Galway In Days Gone By

PJ Ruane and his horse and cart pass by McCullagh's book and record shop in Williamsgate Street, Galway in December 1966.
PJ Ruane and his horse and cart pass by McCullagh's book and record shop in Williamsgate Street, Galway in December 1966.

1917

Daring burglary

St. Nicholas’ Protestant Church, Galway, was broken into on Friday night or Saturday morning, and three poor boxes forcibly opened. An investigation of the surroundings of the church by Mr. Barret, the sexton, on Saturday morning, led to his discovery of a broken pane of glass in one of the stained glass windows, facing the Church Lane side of Mr. P. O’Gorman’s establishment.

The pane of glass only measured fourteen inches square, and was one of three of the same dimensions comprising the lower portion of the window, which is protected on the outside by closely interwoven and secured bars of strong wire. To effect an opening in the glass, the bard should be first broken, a task involving skilful manipulation.

The size of the broken pane suggests the probability – almost the certainty – of a young person forming one of the party of burglars. The sexton found three poor boxes rifled. Considerable force was necessary to accomplish this object, as the boxes are of substantial quality.

Strange to relate, the entire contents were not removed, inasmuch as 1s. 6d, 1s 3d. and a threepenny piece were found in them. The amount of money contributed weekly towards the boxes is a considerable sum, and it is believed that at the time of the burglary, the week’s contributions were practically lodged.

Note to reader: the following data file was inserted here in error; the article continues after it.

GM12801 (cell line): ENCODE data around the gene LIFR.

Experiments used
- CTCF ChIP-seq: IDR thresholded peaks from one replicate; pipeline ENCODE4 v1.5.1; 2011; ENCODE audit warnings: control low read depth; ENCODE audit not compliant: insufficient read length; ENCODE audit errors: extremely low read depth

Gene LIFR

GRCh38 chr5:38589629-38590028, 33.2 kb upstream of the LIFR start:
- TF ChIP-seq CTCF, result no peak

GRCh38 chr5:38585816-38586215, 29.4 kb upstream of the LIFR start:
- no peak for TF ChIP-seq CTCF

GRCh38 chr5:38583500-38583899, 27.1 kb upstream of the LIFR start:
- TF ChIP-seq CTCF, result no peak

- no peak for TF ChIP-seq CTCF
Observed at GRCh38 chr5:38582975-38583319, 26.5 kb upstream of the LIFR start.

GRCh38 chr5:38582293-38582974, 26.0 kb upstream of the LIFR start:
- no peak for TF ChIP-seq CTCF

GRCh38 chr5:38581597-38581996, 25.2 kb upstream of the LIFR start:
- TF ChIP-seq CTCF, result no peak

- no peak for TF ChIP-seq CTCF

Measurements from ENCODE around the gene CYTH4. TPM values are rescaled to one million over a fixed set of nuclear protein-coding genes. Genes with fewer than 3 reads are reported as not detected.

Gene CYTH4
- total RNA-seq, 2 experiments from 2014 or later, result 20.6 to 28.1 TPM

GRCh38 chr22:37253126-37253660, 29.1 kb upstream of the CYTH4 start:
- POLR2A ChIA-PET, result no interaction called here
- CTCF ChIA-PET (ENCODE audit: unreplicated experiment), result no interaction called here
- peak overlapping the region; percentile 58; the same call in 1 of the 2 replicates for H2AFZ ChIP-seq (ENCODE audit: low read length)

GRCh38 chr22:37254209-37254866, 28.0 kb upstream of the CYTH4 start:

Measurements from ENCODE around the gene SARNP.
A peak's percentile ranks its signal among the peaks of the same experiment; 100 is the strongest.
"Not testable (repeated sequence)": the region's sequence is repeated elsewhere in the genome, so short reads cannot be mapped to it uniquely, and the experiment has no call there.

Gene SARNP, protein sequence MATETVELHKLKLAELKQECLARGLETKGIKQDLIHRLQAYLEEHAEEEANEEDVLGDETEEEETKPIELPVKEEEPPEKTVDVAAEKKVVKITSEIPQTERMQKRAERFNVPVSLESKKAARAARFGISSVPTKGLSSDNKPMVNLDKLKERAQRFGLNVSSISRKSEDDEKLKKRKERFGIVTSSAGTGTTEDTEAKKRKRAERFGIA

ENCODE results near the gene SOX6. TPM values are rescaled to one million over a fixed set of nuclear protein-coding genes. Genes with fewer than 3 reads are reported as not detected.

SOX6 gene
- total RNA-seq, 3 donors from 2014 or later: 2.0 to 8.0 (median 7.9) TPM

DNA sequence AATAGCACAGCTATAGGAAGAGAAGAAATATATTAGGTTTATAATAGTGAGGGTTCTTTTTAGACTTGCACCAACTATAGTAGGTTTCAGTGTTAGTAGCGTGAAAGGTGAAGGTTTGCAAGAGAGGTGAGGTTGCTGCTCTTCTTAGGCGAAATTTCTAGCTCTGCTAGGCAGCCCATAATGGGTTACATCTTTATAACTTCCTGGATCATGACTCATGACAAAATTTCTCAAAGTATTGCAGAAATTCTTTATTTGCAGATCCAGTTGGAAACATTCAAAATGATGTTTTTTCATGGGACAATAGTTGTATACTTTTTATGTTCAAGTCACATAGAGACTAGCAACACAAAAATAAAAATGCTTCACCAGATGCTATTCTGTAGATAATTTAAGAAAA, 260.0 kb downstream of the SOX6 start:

The police have been actively investigating the matter, but up to the present have failed to obtain any clue to the perpetrators.

1942

Mystery solved

The Lettermullen robbery mystery took a surprising turn over the weekend when two local women were arrested by Sergeant D. Colhoun on Saturday and charged in connection with the larceny of £52 from Mrs. Mary Conneely. It is understood that most of the money has been recovered.

It will be recalled that some weeks ago, three masked “men” raised the home of Mrs. Conneely (80) and her sister (75) and having broken open a press with a hatchet made off with all the old ladies’ savings. The Gardaí had reason to believe that the “men” were women in male attire.

Four more schools closed

As a result of four more active cases having been notified since Thursday last – this brings to total number to date to eleven – Dr. C.F. McConn, Acting County Medical Officer of Health, Dr. P. Geraghty, Acting Medical Officer, Spiddal, and their devoted staff of nurses have redoubled their efforts to subdue the typhus outbreak in Connemara.

Additional precautions taken since Thursday last include the closing down of Furbough Domestic Science School and Furbough National Schools, Knock Vocational Schools and Salerna National School.

Cork raid on Galway

The Cork accent will be heard in Galway and Mayo in the coming weeks. The Southern folk are searching for eggs. Heretofore Corkmen sometimes came in search of sheep and pigs. Farmers in Cork and Kerry who usually supplied the Cork market with eggs at this time of the year are now unable to do so, and a search is being made much further afield – very much to the disgust of Dublin firms who looked on the West as more or less their preserve.

For more, read this week’s Connacht Tribune.